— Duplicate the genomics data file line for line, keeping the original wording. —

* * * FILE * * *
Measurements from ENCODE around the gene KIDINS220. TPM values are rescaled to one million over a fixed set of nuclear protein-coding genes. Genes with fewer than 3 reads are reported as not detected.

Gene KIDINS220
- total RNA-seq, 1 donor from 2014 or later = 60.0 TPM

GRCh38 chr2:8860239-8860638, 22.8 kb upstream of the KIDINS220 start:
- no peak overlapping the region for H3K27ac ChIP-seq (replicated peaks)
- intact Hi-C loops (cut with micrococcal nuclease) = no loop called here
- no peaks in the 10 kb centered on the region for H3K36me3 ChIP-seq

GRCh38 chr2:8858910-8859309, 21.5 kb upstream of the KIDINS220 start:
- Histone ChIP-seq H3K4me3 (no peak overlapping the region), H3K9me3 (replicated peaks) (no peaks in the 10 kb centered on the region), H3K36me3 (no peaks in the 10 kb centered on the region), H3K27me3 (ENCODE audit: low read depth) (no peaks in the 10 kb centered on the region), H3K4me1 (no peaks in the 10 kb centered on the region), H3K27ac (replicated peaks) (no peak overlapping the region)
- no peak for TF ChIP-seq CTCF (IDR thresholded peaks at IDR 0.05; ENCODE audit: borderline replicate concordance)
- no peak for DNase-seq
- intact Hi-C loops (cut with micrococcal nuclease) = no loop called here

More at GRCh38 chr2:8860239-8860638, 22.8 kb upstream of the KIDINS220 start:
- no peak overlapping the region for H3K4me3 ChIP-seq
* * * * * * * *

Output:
Measurements from ENCODE around the gene KIDINS220. TPM values are rescaled to one million over a fixed set of nuclear protein-coding genes. Genes with fewer than 3 reads are reported as not detected.

Gene KIDINS220
- total RNA-seq, 1 donor from 2014 or later = 60.0 TPM

GRCh38 chr2:8860239-8860638, 22.8 kb upstream of the KIDINS220 start:
- no peak overlapping the region for H3K27ac ChIP-seq (replicated peaks)
- intact Hi-C loops (cut with micrococcal nuclease) = no loop called here
- no peaks in the 10 kb centered on the region for H3K36me3 ChIP-seq

GRCh38 chr2:8858910-8859309, 21.5 kb upstream of the KIDINS220 start:
- Histone ChIP-seq H3K4me3 (no peak overlapping the region), H3K9me3 (replicated peaks) (no peaks in the 10 kb centered on the region), H3K36me3 (no peaks in the 10 kb centered on the region), H3K27me3 (ENCODE audit: low read depth) (no peaks in the 10 kb centered on the region), H3K4me1 (no peaks in the 10 kb centered on the region), H3K27ac (replicated peaks) (no peak overlapping the region)
- no peak for TF ChIP-seq CTCF (IDR thresholded peaks at IDR 0.05; ENCODE audit: borderline replicate concordance)
- no peak for DNase-seq
- intact Hi-C loops (cut with micrococcal nuclease) = no loop called here

More at GRCh38 chr2:8860239-8860638, 22.8 kb upstream of the KIDINS220 start:
- no peak overlapping the region for H3K4me3 ChIP-seq